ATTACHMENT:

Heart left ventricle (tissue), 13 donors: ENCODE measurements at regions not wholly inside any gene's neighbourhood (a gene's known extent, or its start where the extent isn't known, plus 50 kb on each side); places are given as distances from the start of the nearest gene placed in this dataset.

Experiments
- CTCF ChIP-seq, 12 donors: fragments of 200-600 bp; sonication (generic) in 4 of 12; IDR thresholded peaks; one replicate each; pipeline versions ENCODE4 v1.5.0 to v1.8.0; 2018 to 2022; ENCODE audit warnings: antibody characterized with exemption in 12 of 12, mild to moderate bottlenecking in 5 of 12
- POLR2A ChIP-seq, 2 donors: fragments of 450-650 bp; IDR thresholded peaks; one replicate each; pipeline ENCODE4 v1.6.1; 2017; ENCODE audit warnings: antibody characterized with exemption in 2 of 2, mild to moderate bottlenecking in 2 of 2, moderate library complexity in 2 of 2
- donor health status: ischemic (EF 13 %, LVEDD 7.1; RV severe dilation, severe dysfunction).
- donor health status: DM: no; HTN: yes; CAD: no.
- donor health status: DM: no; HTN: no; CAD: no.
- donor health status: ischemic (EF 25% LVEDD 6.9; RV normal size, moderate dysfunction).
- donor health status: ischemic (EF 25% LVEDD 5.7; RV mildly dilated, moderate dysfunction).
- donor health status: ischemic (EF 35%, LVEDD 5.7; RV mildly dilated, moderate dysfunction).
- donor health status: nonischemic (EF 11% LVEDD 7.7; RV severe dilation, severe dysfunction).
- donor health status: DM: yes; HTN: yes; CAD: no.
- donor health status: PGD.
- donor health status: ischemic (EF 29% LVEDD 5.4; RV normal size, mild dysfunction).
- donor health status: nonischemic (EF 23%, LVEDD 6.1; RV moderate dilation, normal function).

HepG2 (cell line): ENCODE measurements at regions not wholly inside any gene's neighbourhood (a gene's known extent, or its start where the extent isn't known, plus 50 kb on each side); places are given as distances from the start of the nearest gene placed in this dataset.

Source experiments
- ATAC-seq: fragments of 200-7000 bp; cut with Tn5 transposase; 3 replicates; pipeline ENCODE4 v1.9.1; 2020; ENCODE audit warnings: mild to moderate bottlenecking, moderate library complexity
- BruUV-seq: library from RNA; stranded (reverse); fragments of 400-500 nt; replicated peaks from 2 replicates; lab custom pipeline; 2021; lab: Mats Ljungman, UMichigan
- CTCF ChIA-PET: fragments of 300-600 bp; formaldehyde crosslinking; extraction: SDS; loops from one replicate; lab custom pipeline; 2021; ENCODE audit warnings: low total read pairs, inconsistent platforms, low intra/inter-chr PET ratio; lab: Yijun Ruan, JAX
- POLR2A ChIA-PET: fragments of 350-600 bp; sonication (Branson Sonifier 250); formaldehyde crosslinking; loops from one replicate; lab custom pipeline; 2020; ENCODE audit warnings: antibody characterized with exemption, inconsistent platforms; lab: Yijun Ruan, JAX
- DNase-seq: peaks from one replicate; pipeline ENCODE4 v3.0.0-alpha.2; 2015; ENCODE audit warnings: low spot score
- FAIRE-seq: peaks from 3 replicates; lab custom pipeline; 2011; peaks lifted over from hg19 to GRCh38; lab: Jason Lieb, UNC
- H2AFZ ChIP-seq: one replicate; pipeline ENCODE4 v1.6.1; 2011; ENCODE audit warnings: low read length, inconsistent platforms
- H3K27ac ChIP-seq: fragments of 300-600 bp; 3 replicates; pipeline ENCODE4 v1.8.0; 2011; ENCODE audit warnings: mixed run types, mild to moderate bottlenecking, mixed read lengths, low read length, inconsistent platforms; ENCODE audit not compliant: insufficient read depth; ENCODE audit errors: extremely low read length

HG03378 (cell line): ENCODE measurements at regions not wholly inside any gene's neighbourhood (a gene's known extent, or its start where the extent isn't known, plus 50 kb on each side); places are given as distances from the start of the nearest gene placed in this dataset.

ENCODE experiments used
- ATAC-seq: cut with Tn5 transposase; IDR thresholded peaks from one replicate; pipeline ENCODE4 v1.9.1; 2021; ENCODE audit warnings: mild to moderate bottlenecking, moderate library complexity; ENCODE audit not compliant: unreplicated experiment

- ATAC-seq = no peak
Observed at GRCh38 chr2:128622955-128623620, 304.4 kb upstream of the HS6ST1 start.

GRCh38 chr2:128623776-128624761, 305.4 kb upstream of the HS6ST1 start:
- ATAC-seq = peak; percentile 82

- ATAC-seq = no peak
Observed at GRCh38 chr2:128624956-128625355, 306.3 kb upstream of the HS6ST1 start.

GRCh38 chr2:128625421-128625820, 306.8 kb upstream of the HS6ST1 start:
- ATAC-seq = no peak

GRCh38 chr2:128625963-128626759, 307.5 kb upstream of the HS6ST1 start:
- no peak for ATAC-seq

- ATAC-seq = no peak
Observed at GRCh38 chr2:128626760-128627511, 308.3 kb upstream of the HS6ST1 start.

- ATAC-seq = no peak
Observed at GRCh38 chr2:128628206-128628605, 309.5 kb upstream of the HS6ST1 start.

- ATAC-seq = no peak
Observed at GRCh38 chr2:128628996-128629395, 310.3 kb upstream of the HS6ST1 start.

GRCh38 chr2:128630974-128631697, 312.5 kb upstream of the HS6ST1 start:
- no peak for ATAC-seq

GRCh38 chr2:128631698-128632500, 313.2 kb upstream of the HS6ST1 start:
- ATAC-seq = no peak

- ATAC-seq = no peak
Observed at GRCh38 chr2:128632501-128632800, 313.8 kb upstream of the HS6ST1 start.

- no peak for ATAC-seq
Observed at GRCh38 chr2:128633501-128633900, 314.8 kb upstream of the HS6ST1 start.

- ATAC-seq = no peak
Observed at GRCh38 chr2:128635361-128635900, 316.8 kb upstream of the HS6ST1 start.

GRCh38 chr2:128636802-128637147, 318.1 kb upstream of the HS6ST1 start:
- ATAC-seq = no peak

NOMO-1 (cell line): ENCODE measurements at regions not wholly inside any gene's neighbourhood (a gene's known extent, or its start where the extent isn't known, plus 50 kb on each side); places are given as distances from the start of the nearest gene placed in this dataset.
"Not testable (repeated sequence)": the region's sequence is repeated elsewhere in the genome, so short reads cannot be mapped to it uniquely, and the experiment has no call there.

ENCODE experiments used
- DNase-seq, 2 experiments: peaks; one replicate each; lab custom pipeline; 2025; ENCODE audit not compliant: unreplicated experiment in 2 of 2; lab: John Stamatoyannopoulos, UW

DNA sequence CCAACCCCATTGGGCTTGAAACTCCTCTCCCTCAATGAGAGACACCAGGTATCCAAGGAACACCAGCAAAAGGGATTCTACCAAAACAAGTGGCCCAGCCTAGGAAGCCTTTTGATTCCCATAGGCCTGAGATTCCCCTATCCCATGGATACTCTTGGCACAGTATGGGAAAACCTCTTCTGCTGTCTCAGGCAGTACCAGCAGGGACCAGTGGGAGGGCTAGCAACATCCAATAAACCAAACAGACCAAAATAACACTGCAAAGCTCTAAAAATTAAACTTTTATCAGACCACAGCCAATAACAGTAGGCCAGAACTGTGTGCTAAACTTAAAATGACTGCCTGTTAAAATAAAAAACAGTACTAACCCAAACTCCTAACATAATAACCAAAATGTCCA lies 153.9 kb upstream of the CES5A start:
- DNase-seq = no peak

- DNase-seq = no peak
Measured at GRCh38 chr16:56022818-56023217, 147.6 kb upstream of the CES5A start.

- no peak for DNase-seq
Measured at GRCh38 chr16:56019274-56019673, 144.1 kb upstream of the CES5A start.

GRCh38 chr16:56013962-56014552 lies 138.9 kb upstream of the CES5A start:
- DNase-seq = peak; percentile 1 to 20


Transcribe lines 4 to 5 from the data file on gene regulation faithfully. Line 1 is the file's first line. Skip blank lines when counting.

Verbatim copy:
- POLR2A ChIP-seq, 2 donors: fragments of 450-650 bp; IDR thresholded peaks; one replicate each; pipeline ENCODE4 v1.6.1; 2017; ENCODE audit warnings: antibody characterized with exemption in 2 of 2, mild to moderate bottlenecking in 2 of 2, moderate library complexity in 2 of 2
- donor health status: ischemic (EF 13 %, LVEDD 7.1; RV severe dilation, severe dysfunction).